The Minister made great play of inward investment. We must be careful when we consider that investment. At the moment, as everyone acknowledges, the balance of trade deficit is horrendous. The manufacturing industry is at the centre of that trade deficit. Last year, the deficit on manufactured goods was £14.4 billion compared with a £2.7 billion surplus in 1979. Imports jumped 127 per cent. between 1979 and 1988, and by 13 per cent. last year. During that period, exports increased by only 2 per cent.

Despite what the Minister says, part of the problem is the underinvestment in the manufacturing industry which is still below the 1979 levels and now forms only 2.7 per cent. of GDP, compared with 3.6 per cent. in 1979. That compares badly with our main competitors in Germany, Japan and the United States.

The opportunity to use oil revenues for such investment has been lost and, instead, they were used, as we know, to fund the increasing unemployment that was created by this Government. That is one of the crimes that the Government have committed. They have left us with a weak economy. The rundown in manufacturing industry is visible for all to see. We were a great manufacturing centre in which the industrial revolution started. However, the rundown that has taken place within that manufacturing centre is now evident for all to see. The new industries that have been introduced have not proved sufficient to prevent that rundown.

The motor car industry is one of the prime causes of our inflated imports. It is worth noting that the cost of our imports of road vehicles in 1987 was greater than the cost of our total imports of food and live animals. The Minister did not refer to that comparison. Japanese firms such as Nissan and Toyota have moved into Britain. Why are they doing so? They want to move inside the ring fence of the Europe of 1992. On the surface-- [Interruption.] If hon. Members will allow me, I shall continue. On the surface, that looks a welcome development because it creates manufacturing jobs, which we all want. However, we should insist that those firms do not become screwdriver firms, mere assembly plants. The engines should be made in the United Kingdom. There should be a foundry content, and, above all, research and development should not rest solely in Japan. If we allow that to happen, we shall be at the mercy of foreign and inward investment.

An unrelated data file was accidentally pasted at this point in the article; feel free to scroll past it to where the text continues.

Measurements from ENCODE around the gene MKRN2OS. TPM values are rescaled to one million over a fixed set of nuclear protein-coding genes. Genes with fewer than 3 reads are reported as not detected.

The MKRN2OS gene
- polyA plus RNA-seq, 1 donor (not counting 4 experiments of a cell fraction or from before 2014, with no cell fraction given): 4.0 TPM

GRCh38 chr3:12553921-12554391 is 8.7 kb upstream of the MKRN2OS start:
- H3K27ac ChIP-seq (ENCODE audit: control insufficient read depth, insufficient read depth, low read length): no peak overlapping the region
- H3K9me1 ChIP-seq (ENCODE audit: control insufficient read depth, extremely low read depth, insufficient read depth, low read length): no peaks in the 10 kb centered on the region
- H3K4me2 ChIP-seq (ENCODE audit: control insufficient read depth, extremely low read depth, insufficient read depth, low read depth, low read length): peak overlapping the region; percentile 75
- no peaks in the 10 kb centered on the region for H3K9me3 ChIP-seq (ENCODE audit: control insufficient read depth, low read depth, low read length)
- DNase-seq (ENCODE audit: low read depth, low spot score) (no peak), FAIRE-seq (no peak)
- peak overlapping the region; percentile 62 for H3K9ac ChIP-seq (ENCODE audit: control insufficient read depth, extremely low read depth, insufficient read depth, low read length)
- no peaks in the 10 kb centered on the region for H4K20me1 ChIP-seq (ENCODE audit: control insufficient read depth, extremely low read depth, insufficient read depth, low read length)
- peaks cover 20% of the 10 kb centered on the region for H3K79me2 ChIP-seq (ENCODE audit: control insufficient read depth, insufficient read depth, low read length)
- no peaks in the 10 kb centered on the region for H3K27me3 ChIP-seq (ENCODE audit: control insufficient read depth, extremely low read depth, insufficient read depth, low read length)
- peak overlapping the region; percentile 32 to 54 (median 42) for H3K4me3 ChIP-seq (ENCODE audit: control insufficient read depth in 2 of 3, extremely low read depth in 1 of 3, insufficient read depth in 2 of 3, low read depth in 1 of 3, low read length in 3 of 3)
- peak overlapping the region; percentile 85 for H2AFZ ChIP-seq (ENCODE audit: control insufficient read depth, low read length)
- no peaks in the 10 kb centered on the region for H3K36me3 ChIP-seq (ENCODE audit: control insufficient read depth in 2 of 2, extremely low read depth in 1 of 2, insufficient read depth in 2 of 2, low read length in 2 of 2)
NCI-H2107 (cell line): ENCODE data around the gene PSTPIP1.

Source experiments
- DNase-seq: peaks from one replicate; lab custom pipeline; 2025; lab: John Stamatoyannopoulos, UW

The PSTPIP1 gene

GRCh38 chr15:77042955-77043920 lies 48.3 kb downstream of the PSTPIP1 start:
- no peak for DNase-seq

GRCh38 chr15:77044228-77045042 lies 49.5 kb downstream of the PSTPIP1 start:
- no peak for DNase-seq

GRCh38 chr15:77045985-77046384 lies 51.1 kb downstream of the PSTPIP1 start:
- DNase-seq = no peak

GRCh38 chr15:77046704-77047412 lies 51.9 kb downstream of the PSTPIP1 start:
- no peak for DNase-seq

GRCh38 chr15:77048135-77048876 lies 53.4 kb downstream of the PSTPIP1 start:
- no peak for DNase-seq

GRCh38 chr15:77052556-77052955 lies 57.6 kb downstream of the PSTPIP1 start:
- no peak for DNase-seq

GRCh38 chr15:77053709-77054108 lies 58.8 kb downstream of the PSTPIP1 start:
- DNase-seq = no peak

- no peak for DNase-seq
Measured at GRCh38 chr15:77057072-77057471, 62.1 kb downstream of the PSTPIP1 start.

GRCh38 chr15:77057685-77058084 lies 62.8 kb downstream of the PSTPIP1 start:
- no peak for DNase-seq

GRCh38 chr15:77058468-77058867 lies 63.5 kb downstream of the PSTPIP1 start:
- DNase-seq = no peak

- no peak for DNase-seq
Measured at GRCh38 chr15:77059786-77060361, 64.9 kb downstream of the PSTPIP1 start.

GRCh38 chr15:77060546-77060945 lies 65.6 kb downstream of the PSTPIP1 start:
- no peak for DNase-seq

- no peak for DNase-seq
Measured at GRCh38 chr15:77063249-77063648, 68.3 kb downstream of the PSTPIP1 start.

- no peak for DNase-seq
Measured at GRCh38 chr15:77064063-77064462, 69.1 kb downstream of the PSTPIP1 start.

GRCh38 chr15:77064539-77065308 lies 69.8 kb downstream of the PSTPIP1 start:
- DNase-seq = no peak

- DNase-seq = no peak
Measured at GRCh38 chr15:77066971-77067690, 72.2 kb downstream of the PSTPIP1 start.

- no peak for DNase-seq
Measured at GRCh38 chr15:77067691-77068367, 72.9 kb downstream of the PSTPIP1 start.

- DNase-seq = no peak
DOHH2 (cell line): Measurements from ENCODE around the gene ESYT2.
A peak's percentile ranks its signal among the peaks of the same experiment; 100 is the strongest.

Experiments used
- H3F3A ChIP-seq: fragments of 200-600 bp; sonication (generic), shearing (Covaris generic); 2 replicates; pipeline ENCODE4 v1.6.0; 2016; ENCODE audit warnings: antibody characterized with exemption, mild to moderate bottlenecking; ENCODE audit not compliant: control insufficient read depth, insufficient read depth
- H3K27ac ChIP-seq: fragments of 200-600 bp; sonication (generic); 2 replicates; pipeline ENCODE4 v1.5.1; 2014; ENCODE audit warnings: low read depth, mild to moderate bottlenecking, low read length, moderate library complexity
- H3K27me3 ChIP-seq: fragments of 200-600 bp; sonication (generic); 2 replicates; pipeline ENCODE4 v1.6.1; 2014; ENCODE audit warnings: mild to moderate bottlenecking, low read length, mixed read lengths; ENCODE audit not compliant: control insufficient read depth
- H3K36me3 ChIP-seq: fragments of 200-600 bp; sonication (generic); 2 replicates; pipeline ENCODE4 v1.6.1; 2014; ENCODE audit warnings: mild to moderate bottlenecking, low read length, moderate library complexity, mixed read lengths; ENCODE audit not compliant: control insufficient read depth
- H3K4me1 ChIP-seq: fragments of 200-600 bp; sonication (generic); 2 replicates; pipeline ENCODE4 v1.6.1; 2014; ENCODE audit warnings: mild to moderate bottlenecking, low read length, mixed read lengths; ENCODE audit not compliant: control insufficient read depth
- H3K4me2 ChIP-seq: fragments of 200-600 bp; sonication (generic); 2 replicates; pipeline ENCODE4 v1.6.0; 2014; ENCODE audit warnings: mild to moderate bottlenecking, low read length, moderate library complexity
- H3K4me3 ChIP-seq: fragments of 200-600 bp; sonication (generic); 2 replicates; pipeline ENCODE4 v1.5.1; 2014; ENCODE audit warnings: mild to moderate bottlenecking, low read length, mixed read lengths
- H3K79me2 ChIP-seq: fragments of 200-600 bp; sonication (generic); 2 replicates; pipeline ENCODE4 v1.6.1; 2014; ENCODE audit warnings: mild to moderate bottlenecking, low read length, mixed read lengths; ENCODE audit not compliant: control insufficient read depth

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Car imports form a major part of our trade deficit. In 1982, there was a deficit in the car industry of £1 billion, which rose to £6.1 billion in 1988. That forms a substantial part--about 40 per cent.--of our overall deficit.

The Engineering Employers Federation has estimated that mechanical engineering, which is one of the United Kingdom's consistent exporters, will move into deficit in 1989. That is another tragedy. One effect of Britain becoming an assembly plant is that we shall lose a skill which is so essential for modern industrial development. We are losing ground in new technology and computers.

As somebody who served an apprenticeship in industry and who is a skilled engineer, I think that it is an absolute tragedy that we have thrown away existing skill. Who closed the skillcentres and cut back training boards? If ever there was a short-sighted policy, it was that. At the moment, in the south-east, where there is a demand for labour, there is also a shortage of skilled workers. If we are to get the economy moving again and get people back to work, where are the skilled workers to come from? Training to obtain skills and apprenticeships are essential. While there may be high flyers in the City, in an area in which we need to expand in order to live, we are cutting our own throats, and the Government should take note of that.

People who work in the manufacturing industry are often seen as the poor relations in our society. That is not true in West Germany, the United States or Japan. In those countries, people who work in the manufacturing industry, both factory workers and management, are at the top of the tree. Here, they are hidden away and people seem to be ashamed of those who work in industry. That is one of this country's problems. How can that happen in the country in which the industrial revolution began?

The Minister referred to certain industries. I shall quote what Sir John Harvey-Jones, the previous chairman of ICI, said on 16 April : "the huge areas of activities on which our industrial foundation was founded are being destroyed where are the British Engineering firms to rival the Germans or the Japanese, where is our machine tool industry, our car industry, our electrical engineering and our electronic industries?"

The report by the House of Lords Select Committee, on which people such as Lord Weinstock served, asked the same question, and the Minister did not answer it tonight.